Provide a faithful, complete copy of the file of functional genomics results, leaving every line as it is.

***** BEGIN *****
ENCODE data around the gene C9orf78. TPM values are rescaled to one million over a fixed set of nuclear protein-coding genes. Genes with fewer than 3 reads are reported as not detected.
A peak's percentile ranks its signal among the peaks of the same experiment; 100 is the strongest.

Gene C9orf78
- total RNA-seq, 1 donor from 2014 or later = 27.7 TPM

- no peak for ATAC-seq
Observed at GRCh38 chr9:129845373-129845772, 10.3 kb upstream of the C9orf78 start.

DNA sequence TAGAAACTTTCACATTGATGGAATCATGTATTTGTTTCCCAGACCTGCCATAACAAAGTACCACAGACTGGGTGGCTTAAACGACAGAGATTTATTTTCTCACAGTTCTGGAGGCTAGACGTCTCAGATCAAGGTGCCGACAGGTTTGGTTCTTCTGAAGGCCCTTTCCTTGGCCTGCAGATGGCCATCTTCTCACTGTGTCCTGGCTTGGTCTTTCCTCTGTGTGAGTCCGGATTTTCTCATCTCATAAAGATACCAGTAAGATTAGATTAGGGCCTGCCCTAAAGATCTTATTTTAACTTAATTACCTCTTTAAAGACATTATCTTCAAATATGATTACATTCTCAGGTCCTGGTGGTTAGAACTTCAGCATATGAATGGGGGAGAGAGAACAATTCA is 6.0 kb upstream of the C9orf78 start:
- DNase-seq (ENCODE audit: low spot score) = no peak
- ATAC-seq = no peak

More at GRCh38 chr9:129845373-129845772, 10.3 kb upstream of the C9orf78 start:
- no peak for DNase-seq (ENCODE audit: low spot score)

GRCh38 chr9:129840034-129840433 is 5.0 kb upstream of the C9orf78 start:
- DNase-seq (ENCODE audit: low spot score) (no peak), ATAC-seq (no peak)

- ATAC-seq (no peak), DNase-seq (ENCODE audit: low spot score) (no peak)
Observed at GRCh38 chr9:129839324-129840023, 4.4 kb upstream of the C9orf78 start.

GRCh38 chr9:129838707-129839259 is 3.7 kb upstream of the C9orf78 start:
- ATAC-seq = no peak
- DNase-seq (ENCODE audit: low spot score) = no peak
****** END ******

ENCODE data around the gene C9orf78. TPM values are rescaled to one million over a fixed set of nuclear protein-coding genes. Genes with fewer than 3 reads are reported as not detected.
A peak's percentile ranks its signal among the peaks of the same experiment; 100 is the strongest.

Gene C9orf78
- total RNA-seq, 1 donor from 2014 or later = 27.7 TPM

- no peak for ATAC-seq
Observed at GRCh38 chr9:129845373-129845772, 10.3 kb upstream of the C9orf78 start.

DNA sequence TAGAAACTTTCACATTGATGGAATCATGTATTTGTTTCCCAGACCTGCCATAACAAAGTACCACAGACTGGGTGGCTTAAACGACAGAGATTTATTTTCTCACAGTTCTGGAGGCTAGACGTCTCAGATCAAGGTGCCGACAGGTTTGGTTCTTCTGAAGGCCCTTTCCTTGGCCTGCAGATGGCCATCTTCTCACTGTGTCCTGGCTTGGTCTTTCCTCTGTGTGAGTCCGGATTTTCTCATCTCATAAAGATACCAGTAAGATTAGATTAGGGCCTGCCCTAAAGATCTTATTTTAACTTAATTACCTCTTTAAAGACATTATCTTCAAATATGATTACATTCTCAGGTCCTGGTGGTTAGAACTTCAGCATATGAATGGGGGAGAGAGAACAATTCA is 6.0 kb upstream of the C9orf78 start:
- DNase-seq (ENCODE audit: low spot score) = no peak
- ATAC-seq = no peak

More at GRCh38 chr9:129845373-129845772, 10.3 kb upstream of the C9orf78 start:
- no peak for DNase-seq (ENCODE audit: low spot score)

GRCh38 chr9:129840034-129840433 is 5.0 kb upstream of the C9orf78 start:
- DNase-seq (ENCODE audit: low spot score) (no peak), ATAC-seq (no peak)

- ATAC-seq (no peak), DNase-seq (ENCODE audit: low spot score) (no peak)
Observed at GRCh38 chr9:129839324-129840023, 4.4 kb upstream of the C9orf78 start.

GRCh38 chr9:129838707-129839259 is 3.7 kb upstream of the C9orf78 start:
- ATAC-seq = no peak
- DNase-seq (ENCODE audit: low spot score) = no peak